“Ninety-five percent of the conversations I’ve had, people said they are leaving if this doesn’t go through,” Alonzo told CNN. “This bill is a tourniquet right now, It’s going to keep people from leaving, not everybody, because even with this money there’s better positions out there, as far as pay goes.”

Lawmakers in Washington worry about exactly that.

“I think you’d see a lot of wildfire fighters walk off the job (if) you cut their pay by fifty percent. Do you think they’re gonna come up and put their lives on the line to fight wildfires? I doubt it,” Simpson said. “I’m concerned that we will not have the personnel to fight these wildfires if this were not to go through.”

Alonzo said that could become a major national security issue.

“If we don’t get this done, we’re gonna lose a large amount of our wildland firefighters, which is already an understaffed workforce,” Alonzo said. “If we don’t get this done, we’re gonna see our natural resources burn. We’re going to see towns burned. We’re going to see lives lost.”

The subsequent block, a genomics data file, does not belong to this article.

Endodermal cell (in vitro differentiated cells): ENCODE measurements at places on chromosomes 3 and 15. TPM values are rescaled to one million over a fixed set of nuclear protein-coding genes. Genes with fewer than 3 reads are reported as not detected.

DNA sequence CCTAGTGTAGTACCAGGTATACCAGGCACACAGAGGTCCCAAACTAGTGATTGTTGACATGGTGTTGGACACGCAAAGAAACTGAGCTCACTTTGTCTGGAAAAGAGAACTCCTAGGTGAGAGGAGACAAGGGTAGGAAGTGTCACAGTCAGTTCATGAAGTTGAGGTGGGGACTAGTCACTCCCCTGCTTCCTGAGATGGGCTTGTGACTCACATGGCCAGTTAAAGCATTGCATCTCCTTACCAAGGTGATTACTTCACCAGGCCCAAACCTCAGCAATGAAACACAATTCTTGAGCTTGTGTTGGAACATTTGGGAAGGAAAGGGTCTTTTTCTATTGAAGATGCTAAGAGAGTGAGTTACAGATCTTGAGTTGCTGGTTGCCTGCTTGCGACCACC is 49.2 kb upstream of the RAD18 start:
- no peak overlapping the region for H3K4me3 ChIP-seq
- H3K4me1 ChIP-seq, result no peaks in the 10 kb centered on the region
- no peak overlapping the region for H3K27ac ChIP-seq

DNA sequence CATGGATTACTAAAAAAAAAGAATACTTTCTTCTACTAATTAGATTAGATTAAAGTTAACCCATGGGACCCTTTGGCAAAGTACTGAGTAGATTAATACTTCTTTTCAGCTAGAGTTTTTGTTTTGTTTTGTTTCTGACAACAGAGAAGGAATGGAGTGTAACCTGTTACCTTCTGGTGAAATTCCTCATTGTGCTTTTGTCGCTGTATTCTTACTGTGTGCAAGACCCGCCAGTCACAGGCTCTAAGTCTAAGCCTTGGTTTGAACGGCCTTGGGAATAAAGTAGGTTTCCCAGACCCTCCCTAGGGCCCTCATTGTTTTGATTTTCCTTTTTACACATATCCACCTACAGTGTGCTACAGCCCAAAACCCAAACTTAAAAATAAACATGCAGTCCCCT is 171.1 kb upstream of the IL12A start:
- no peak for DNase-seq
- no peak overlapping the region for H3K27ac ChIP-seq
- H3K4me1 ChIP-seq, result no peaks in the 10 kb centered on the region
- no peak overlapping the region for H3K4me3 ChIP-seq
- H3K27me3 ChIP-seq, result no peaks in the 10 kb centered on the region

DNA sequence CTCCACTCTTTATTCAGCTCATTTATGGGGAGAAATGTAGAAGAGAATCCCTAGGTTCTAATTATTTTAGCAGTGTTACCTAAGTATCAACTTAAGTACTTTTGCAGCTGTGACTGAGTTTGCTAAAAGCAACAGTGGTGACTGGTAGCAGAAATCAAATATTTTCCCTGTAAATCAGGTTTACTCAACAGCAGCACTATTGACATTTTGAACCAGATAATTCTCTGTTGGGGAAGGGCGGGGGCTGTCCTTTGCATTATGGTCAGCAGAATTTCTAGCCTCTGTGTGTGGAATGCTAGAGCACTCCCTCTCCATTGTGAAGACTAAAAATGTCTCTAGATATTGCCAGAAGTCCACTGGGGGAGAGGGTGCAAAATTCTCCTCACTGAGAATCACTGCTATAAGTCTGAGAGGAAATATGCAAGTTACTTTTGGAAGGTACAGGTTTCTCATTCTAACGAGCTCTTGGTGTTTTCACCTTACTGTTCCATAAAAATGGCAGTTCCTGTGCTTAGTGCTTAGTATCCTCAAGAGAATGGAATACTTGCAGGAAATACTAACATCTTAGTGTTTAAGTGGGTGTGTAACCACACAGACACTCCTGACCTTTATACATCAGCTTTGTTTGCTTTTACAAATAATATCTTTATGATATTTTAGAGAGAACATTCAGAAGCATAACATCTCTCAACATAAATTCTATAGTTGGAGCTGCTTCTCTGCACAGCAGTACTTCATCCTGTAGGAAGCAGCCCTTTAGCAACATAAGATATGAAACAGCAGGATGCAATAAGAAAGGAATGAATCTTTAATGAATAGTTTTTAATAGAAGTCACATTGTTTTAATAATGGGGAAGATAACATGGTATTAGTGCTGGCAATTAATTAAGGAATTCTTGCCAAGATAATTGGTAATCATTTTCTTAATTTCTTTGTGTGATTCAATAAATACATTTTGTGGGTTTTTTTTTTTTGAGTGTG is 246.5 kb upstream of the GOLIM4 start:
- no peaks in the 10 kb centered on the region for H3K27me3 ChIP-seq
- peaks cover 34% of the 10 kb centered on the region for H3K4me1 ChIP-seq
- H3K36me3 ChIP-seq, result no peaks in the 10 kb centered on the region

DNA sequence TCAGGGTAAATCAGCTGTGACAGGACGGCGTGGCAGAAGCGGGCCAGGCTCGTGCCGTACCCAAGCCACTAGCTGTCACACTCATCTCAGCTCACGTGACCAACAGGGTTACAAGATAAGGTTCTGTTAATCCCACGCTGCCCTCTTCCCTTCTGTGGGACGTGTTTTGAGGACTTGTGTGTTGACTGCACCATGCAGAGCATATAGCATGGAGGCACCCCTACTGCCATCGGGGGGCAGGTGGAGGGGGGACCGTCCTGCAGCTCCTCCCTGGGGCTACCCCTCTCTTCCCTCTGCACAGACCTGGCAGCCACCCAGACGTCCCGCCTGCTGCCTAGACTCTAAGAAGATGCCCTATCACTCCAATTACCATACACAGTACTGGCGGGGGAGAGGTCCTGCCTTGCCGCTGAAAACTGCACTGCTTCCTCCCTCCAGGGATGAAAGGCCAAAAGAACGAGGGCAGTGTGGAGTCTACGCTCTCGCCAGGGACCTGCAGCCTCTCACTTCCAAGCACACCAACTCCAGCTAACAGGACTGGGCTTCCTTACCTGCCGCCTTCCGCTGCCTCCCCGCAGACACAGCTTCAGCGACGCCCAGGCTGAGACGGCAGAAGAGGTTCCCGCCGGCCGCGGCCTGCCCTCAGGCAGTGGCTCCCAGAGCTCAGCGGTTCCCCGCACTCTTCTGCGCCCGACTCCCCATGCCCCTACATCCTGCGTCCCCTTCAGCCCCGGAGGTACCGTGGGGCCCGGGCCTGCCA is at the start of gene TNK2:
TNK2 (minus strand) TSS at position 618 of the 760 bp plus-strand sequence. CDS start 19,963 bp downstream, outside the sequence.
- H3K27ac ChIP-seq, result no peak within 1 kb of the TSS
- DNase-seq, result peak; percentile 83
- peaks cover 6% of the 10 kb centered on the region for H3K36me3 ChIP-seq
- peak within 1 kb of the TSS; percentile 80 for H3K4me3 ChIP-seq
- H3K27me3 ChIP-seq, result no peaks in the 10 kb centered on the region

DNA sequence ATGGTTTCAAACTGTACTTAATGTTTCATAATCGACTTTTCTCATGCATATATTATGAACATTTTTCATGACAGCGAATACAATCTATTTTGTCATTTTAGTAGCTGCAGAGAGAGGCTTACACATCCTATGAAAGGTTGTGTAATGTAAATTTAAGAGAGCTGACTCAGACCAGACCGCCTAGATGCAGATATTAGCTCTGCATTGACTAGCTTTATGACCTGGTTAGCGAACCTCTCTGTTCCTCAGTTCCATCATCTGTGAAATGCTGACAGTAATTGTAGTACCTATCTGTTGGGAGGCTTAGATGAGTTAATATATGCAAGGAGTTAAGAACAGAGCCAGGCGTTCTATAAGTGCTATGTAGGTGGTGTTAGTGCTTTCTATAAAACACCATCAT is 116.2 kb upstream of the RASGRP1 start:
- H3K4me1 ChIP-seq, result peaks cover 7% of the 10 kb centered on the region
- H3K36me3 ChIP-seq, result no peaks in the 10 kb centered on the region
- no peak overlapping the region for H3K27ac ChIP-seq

While lawmakers in the West have long had to grapple with the devastation of wildfires, it’s starting to impact more and more parts of the country. Sinema believes that could help prod Congress into action.

“What we’ve seen is, as fire season becomes longer, fires have spread to places where they weren’t in the past – the East Coast, Canada, even Maui, Hawaii, which is not a place where they’ve experienced wildfires, and folks around the country are now starting to recognize this isn’t just a problem for the West,” Sinema said. “This is a problem for the whole continent.”